The decision by Minneapolis police Lt. Amelia Huffman to remove Sgt. Charlie Adams from the homicide unit had nothing to do with his ability to solve murders, at which he has proved unusually good.
No, he was punished for deviating from the official spin in a brutal murder and letting decency come before bureaucracy.
You can't allow decency to ruin a police department.
Adams got into trouble by reaching out to the family of a murder victim who was smeared by police superiors.
Mark Loesch, a 40-year-old father of four, went for a bicycle ride the night of Sept. 12 and died the next day after being found, badly beaten, on Elliot Avenue S.
His murder was the kind that makes city officials nervous: a random killing that might make the city look like a place you can get killed taking your bike for a spin.
I hate to break it to you, but Minneapolis is a place where you can get murdered while out for a ride. Or walking home wearing a cool basketball jersey. Or on the town with your family or your fiancée. Or doing your homework at the dining room table when a bullet comes through the window.
Do random murders happen? Yes. Not as often as in a lot of other big cities maybe, but one is all it takes to wreck your family.
Over the past few years, as street killings were rising, the city and police have tried hard to get ahead of the curve. And it seems to be working: Crime, including murder, has throttled back. This is good.
Not so good is that the city -- going back to Mayor R.T. Rybak's 2005 claim that you don't have to worry about crime unless you are involved in "high-risk lifestyles" -- has gotten into the habit of blaming victims to minimize fears. The drill is: First you get murdered, then you get besmirched.
That's what happened to Mark Loesch.
After Adams helped arrest a suspect in Loesch's murder, higher police officials kicked dirt on his name.
Lt. Huffman, the new head of homicide, called a news conference and said the suspect had said Loesch was trying to buy drugs when he was killed.
Loesch had no drugs in his system and no wallet, and there was no proof of this claim. But if a suspect said so, it must be true. Right, Lieutenant?
The slur against Loesch had all the importance of the suspect saying he was thinking of getting a Big Mac or the Vikings need a stronger arm at quarterback. It meant nothing.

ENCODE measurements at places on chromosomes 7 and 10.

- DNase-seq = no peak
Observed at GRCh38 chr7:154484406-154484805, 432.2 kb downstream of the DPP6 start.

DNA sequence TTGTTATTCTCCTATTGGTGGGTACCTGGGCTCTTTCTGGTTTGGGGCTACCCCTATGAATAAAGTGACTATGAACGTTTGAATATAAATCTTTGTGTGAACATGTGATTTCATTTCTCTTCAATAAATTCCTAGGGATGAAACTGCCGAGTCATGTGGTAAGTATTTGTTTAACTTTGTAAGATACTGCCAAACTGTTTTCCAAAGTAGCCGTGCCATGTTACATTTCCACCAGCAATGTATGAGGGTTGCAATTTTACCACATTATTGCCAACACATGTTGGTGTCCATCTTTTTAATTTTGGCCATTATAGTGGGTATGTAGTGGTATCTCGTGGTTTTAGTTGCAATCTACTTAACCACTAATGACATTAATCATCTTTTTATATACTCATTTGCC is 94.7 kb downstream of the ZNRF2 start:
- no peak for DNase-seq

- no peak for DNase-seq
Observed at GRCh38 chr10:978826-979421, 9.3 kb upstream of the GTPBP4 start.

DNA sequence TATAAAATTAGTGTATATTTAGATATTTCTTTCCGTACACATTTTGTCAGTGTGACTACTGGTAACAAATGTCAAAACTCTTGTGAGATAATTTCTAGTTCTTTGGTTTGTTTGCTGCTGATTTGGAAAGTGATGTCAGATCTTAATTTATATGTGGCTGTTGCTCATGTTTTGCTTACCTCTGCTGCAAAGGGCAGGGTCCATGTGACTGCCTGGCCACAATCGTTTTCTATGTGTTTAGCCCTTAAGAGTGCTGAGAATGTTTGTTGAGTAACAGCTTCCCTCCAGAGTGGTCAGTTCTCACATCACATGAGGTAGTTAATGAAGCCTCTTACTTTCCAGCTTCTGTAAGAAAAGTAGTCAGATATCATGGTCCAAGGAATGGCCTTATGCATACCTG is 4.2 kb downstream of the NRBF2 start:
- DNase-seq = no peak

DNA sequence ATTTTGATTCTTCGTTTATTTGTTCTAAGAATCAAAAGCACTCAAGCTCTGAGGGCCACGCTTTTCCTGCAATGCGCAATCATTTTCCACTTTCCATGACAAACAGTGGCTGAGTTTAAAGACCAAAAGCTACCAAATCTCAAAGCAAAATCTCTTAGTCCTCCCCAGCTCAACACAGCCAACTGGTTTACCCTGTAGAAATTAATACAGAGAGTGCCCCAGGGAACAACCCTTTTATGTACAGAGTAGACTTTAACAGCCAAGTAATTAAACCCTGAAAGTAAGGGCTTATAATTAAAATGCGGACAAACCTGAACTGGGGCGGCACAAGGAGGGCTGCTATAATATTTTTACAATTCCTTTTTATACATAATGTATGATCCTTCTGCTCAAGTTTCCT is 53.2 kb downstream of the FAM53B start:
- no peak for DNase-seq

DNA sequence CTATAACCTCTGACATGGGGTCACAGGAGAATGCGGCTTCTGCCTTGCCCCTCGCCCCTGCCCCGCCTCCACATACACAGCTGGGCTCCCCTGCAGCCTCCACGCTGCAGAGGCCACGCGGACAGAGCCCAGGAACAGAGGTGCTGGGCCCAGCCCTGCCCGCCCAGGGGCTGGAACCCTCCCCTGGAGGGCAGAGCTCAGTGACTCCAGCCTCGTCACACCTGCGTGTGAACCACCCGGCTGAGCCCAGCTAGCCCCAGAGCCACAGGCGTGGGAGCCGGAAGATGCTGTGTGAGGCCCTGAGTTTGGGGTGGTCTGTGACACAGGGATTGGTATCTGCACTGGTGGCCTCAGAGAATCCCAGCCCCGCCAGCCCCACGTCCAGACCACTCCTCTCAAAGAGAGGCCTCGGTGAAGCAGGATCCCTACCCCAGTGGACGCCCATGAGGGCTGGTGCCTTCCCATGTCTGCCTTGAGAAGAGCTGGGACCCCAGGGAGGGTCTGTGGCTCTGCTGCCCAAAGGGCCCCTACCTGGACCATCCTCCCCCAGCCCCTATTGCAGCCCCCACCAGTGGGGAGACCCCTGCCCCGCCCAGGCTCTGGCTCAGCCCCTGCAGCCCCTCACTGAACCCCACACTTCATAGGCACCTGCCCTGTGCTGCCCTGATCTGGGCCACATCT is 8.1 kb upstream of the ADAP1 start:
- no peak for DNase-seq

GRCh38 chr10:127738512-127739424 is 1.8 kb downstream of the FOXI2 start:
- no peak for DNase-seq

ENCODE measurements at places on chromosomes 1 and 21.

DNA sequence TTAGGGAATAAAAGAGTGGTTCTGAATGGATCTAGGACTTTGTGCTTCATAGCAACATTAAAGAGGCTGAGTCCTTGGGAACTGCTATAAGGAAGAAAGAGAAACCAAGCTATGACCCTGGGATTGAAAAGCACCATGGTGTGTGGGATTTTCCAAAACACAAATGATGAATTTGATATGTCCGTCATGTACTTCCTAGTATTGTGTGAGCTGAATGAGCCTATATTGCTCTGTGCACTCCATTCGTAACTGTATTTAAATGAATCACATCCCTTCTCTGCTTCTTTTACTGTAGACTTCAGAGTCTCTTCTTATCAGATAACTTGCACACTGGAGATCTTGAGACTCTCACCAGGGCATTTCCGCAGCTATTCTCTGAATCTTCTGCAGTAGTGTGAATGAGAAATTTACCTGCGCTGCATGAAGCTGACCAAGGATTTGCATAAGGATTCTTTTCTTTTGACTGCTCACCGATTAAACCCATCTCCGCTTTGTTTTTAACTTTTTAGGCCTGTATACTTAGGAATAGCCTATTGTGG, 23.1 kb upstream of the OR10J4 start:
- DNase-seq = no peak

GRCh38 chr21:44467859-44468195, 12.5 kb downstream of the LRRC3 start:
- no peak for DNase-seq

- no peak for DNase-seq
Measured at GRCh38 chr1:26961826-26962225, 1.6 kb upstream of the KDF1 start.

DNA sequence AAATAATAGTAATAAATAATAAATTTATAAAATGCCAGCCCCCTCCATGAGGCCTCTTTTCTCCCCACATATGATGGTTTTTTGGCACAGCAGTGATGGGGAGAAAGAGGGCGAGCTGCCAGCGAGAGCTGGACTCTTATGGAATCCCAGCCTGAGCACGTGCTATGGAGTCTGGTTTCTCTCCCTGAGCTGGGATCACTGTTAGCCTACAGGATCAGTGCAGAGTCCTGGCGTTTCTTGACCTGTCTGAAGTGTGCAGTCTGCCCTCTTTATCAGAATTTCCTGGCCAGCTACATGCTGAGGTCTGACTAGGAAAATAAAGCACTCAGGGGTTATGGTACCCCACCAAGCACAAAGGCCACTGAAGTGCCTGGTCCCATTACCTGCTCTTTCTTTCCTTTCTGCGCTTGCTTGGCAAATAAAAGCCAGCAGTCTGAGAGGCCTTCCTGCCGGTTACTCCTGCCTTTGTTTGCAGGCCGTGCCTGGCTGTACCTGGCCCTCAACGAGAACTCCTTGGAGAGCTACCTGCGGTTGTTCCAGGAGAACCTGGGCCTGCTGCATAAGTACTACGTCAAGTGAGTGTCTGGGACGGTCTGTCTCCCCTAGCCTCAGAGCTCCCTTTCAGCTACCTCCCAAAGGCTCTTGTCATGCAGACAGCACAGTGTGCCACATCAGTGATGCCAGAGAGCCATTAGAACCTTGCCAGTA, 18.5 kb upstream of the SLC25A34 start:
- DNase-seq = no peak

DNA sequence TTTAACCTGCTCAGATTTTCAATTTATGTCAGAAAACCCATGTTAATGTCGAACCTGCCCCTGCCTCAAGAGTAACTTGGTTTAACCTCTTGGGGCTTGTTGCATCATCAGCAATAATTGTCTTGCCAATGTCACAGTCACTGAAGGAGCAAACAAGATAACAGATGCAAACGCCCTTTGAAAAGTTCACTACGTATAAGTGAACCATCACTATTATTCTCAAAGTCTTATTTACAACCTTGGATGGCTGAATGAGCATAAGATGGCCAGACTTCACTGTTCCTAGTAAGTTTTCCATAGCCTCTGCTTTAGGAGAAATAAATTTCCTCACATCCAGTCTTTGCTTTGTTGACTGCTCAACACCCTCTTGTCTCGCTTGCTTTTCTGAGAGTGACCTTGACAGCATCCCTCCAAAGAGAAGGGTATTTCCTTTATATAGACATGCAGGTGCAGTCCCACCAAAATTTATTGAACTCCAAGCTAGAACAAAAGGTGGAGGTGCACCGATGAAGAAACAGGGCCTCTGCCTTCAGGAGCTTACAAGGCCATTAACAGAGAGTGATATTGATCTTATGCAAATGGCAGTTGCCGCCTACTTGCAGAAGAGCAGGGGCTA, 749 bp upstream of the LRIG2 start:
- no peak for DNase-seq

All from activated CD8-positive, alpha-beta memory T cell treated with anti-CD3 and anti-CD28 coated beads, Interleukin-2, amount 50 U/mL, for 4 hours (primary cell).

But it inflicted great pain on Loesch's family, and allowed city officials to breathe a sigh of relief: A father of four had not been killed "at random." He had been clubbed to death by a guy who was unhappy with some unknown aspect of some alleged and unprovable transaction. Feel better now?
It's common for a victim to have his character attacked in a courtroom, when a defendant tries to pin the blame on the demised. But in a court, there is a judge to decide what is admissible, lawyers to cross-examine and a jury to give proper weight to the claims. At the news conference, there was only a suspect's "word" for it.
The suspect was a member of a gang, but the city didn't reveal that. It can be disconcerting to know that gang members are on the street, with bats and guns. That's not good spin.
Mark Loesch was beaten badly again, this time by the city. His family was outraged.
Sgt. Adams and his partner, Sgt. Richard Zimmerman, had made the arrest in Loesch's killing. After Huffman's news conference, they went to Loesch's family and apologized for the words of their superiors. For that act of "insubordination" -- and of basic decency -- Adams was transferred out of homicide.
Another loss to the city.
Adams and Zimmerman were "incredibly professional and honorable in their dealings with us," says David Barnes, father of Loesch's widow. "They were everything you'd expect a great public servant to be. If it hadn't been for them, the Police Department would look like ..."
Yes, it would.
A man is murdered, allegedly by a gang member who just got out of prison. But don't worry about a system that put him back on the street. And don't think too hard about a city that tries to keep the calm by blaming the victims.
The real culprit here has been caught and punished:
He was the cop who solved the murder and then behaved decently to the bereaved.
Nick Coleman • firstname.lastname@example.org